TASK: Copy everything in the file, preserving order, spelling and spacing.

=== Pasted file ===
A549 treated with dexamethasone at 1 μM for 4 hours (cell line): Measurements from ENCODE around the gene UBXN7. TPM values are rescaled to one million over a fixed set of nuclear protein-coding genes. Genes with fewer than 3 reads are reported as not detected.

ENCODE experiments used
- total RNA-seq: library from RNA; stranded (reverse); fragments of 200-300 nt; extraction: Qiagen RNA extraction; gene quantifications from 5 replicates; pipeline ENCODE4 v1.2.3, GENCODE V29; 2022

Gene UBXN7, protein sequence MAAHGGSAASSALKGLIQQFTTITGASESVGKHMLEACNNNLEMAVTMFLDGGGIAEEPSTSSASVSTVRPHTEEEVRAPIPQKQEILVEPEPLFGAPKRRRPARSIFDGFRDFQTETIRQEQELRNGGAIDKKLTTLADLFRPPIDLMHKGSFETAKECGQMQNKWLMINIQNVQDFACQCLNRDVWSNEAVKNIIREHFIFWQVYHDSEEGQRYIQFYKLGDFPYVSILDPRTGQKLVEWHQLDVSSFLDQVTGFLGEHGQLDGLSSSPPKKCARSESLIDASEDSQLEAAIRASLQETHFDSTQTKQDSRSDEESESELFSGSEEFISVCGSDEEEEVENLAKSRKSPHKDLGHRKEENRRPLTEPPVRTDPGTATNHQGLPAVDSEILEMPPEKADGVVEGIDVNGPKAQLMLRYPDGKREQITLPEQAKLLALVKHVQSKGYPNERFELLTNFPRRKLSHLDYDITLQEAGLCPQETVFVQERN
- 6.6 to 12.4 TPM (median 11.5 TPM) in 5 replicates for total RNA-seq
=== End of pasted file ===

A549 treated with dexamethasone at 1 μM for 4 hours (cell line): Measurements from ENCODE around the gene UBXN7. TPM values are rescaled to one million over a fixed set of nuclear protein-coding genes. Genes with fewer than 3 reads are reported as not detected.

ENCODE experiments used
- total RNA-seq: library from RNA; stranded (reverse); fragments of 200-300 nt; extraction: Qiagen RNA extraction; gene quantifications from 5 replicates; pipeline ENCODE4 v1.2.3, GENCODE V29; 2022

Gene UBXN7, protein sequence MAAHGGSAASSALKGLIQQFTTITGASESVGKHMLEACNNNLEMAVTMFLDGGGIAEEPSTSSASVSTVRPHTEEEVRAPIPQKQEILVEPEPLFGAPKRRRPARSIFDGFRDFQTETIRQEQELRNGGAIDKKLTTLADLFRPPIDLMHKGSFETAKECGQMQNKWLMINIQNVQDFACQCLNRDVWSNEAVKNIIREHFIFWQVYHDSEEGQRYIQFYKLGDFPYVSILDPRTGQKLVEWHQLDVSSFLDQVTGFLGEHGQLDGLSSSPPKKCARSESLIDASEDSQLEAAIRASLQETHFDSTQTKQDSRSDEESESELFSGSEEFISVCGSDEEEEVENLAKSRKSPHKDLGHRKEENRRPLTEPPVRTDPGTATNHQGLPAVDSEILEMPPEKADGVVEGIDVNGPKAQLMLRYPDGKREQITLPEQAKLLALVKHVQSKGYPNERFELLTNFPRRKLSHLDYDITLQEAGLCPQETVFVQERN
- 6.6 to 12.4 TPM (median 11.5 TPM) in 5 replicates for total RNA-seq